"We have just seen the first war of the 21st century. Now that a war has been declared on us, we will lead the world to victory, to victory."
"America was targeted for attack because we're the brightest beacon for freedom and opportunity in the world. And no one will keep that light from shining."
"We will not succumb to the desires of these terrorists."
What were the desires of the terrorists who destroyed the World Trade Center and part of the Pentagon? By most accounts their actions were an "attack on America." If one is to take the American President seriously, they were attacking "freedom and opportunity." These saber-rattling declarations do little to elucidate the causes of the events and the prospects for winning this new "war."
As with the so-called "war on drugs" the rush to expand military and covert activity in order to defeat shadowy terrorist enemies does not address root causes. Just as the demand for drugs continues unabated, the misery and indignation that fuel terrorist attacks will not be stifled by a prolonged and costly campaign of high-tech vigilantism. Quite the contrary. It is probable that the Bush administration's "long war" approach will lead to an escalating cycle of violence.
Yet the swift official response was to try to contextualize events in the familiar frame of war. There is cause to doubt that this is appropriate. "According to the facts in the public record," writes international law scholar Francis Boyle, the events
The first task, achieved with the help of sensationalistic news media, was to get Americans to accept the war metaphor. Then, as with every American war in recent memory, questions of why were immediately cast aside in order to concentrate full attention on winning, however sloppy the retaliatory measures.
The American people have been assured time and again that the terrorists were very sophisticated. This propaganda is both a face-saving measure (how, after all, could America's $30-billion per year anti-terrorism activities have been so unsuccessful?) and a rationale for the declarations of war. A rationale is needed for the term "war" because the enemy, in this case, is not clearly identifiable. In order to resolve the narrative logic of revenge, the Administration searches, like action film-makers in the 90's, for a convincing post-Cold War enemy. But this time, there is no formidable Iraqi army, no weapons of mass destruction to destroy. Aside from the guilty, who may be very few in number, the unfortunate people who serve as proxy-enemies in this agonizing script are the people of Afghanistan, already beset with the ravages of drought and civil war.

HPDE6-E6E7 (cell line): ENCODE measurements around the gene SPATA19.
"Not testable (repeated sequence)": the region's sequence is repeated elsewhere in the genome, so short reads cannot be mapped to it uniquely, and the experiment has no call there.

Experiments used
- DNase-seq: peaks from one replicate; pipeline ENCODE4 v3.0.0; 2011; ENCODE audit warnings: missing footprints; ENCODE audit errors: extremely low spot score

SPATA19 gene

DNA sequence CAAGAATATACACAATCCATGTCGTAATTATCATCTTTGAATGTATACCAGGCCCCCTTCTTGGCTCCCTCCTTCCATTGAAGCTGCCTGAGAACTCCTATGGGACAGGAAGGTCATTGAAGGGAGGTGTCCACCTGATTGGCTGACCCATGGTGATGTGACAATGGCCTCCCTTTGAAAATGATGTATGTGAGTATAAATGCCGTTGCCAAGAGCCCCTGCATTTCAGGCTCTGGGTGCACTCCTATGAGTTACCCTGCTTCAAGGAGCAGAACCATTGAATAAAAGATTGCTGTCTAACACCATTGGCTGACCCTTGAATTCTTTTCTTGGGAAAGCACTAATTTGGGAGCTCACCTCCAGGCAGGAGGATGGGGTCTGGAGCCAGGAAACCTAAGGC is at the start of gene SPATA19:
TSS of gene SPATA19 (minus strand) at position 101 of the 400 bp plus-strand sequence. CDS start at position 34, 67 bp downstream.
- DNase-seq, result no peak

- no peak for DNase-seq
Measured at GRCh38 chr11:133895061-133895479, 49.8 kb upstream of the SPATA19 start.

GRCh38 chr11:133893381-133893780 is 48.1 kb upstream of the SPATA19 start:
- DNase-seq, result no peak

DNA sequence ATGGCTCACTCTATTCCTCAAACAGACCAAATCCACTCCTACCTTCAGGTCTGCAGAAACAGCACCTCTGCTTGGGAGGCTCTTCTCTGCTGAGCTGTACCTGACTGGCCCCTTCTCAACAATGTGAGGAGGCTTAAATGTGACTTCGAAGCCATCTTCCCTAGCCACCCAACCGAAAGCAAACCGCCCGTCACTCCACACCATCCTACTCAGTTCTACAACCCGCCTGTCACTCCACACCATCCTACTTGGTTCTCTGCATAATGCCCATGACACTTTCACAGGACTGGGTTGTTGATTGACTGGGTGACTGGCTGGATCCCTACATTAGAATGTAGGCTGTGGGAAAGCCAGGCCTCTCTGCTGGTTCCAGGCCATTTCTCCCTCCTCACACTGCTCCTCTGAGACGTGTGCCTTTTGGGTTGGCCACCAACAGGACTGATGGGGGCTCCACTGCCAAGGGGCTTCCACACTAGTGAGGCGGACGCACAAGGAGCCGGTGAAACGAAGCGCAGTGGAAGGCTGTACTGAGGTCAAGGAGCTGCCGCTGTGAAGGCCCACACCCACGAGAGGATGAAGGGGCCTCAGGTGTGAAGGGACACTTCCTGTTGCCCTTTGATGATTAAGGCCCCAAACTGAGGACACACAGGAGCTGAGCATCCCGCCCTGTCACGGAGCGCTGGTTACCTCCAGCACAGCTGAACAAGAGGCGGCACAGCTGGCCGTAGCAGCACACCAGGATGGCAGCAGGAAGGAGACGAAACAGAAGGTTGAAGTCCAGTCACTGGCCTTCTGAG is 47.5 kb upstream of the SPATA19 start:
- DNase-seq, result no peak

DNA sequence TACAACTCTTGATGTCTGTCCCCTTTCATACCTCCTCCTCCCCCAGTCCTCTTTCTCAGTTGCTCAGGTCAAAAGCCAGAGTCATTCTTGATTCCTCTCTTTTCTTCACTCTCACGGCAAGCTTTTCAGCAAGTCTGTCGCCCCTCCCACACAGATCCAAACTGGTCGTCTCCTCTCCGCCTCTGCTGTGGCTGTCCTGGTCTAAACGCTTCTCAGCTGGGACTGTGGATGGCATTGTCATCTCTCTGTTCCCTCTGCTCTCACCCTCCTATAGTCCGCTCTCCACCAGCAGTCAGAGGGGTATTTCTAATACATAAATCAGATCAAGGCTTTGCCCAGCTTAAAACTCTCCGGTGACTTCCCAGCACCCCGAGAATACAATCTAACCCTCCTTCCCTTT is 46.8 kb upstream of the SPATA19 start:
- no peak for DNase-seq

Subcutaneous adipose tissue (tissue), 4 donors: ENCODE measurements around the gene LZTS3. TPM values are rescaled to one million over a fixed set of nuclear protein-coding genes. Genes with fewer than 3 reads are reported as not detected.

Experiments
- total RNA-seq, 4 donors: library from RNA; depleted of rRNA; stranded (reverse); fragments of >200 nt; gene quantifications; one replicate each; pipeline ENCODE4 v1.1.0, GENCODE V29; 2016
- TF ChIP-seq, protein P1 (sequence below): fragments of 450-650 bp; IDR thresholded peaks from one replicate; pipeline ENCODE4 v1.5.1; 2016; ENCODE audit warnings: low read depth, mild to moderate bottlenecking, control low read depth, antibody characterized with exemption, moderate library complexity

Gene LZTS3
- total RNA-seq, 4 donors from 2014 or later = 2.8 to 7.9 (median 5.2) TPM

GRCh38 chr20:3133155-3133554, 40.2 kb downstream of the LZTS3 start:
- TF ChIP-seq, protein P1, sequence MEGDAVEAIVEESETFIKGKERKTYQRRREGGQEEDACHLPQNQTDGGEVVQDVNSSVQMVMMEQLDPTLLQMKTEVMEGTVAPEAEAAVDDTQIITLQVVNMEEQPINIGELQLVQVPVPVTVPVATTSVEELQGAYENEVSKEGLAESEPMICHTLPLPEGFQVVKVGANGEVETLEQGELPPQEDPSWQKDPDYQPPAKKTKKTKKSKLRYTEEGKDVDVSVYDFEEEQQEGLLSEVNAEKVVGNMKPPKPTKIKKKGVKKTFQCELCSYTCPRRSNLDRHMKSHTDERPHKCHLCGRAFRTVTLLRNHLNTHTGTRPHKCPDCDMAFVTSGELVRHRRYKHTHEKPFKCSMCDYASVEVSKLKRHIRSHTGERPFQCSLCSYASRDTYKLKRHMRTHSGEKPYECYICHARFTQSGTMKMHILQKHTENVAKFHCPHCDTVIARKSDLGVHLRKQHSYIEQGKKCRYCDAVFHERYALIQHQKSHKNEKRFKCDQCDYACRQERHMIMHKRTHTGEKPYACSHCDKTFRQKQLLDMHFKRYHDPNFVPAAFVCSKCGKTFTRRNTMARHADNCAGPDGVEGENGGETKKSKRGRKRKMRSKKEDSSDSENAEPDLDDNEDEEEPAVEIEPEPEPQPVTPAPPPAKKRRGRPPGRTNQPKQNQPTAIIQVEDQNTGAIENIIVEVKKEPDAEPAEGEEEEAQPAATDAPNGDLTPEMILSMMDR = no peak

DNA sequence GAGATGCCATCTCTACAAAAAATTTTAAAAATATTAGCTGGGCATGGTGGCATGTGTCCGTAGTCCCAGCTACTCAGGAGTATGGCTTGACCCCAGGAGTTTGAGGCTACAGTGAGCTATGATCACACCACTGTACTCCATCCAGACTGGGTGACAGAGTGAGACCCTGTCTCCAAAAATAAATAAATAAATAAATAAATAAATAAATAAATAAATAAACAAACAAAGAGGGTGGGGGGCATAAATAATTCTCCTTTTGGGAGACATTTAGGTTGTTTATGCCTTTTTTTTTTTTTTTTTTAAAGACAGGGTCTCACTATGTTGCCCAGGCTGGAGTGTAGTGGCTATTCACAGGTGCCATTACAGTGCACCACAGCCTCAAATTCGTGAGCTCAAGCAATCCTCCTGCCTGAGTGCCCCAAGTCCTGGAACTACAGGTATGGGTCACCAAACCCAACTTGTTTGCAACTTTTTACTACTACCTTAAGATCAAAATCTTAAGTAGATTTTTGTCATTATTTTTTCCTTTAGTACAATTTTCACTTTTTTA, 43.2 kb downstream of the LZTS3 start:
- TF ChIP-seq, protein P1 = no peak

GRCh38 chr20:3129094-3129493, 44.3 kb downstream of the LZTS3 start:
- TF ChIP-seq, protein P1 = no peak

Prolonged drought has sent nearly a million Afghans - about 5 percent of the population - on a desperate flight from hunger. Some have gone to other Afghan cities, others across the border. More than one million are "at risk of starvation," according to the United Nations. 2As with Palestinians and Iraqis, things could not get much worse for the Afghans. Initially, the use of the awesome force of the US military against the people of Afghanistan may receive broad diplomatic approval, partly out of fear and intimidation. But sympathy and tolerance for American assaults on third world countries will not last long, especially outside of Europe. Then it will only be a matter of time before the Bush administration's hard-line policies will motivate more extremists to send more warning signals to Washington.
In embarking upon this new "war" against terrorism it is important to recognize that leveling Afghanistan will not eliminate terrorism. Perhaps it is a good time to begin evaluating why Americans are being targeted in the first place.
In the days and weeks following the tragedy, America's talking heads often avoided the question. Their live -- but evasive -- war coverage focused on rescue and retaliation. When they did occasionally assess the motives for the attack, many expressed bewilderment. But if one endeavors to sort out the realpolitik, a picture emerges that is far less abstract, "incomprehensible," and "unthinkable" than American media pundits suggest.